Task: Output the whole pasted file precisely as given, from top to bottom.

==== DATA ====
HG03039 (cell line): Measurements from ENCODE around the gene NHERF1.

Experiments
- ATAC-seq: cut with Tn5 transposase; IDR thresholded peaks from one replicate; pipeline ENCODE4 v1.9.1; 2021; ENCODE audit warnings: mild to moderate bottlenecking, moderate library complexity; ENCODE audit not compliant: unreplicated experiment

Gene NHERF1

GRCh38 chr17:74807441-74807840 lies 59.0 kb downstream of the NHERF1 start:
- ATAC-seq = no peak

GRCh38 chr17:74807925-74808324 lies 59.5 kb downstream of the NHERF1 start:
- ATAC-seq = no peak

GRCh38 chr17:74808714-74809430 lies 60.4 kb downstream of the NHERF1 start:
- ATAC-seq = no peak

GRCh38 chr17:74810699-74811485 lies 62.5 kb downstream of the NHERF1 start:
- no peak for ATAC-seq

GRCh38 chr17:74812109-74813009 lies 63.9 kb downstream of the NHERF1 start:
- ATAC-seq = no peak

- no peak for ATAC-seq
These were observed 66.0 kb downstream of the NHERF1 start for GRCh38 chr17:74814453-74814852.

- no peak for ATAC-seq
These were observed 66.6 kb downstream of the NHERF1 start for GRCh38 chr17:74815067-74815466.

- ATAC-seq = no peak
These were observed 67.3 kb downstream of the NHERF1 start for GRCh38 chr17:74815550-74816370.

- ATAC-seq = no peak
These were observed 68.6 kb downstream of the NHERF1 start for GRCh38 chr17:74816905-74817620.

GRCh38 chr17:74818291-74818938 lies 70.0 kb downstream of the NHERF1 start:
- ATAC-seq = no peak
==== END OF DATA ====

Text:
HG03039 (cell line): Measurements from ENCODE around the gene NHERF1.

Experiments
- ATAC-seq: cut with Tn5 transposase; IDR thresholded peaks from one replicate; pipeline ENCODE4 v1.9.1; 2021; ENCODE audit warnings: mild to moderate bottlenecking, moderate library complexity; ENCODE audit not compliant: unreplicated experiment

Gene NHERF1

GRCh38 chr17:74807441-74807840 lies 59.0 kb downstream of the NHERF1 start:
- ATAC-seq = no peak

GRCh38 chr17:74807925-74808324 lies 59.5 kb downstream of the NHERF1 start:
- ATAC-seq = no peak

GRCh38 chr17:74808714-74809430 lies 60.4 kb downstream of the NHERF1 start:
- ATAC-seq = no peak

GRCh38 chr17:74810699-74811485 lies 62.5 kb downstream of the NHERF1 start:
- no peak for ATAC-seq

GRCh38 chr17:74812109-74813009 lies 63.9 kb downstream of the NHERF1 start:
- ATAC-seq = no peak

- no peak for ATAC-seq
These were observed 66.0 kb downstream of the NHERF1 start for GRCh38 chr17:74814453-74814852.

- no peak for ATAC-seq
These were observed 66.6 kb downstream of the NHERF1 start for GRCh38 chr17:74815067-74815466.

- ATAC-seq = no peak
These were observed 67.3 kb downstream of the NHERF1 start for GRCh38 chr17:74815550-74816370.

- ATAC-seq = no peak
These were observed 68.6 kb downstream of the NHERF1 start for GRCh38 chr17:74816905-74817620.

GRCh38 chr17:74818291-74818938 lies 70.0 kb downstream of the NHERF1 start:
- ATAC-seq = no peak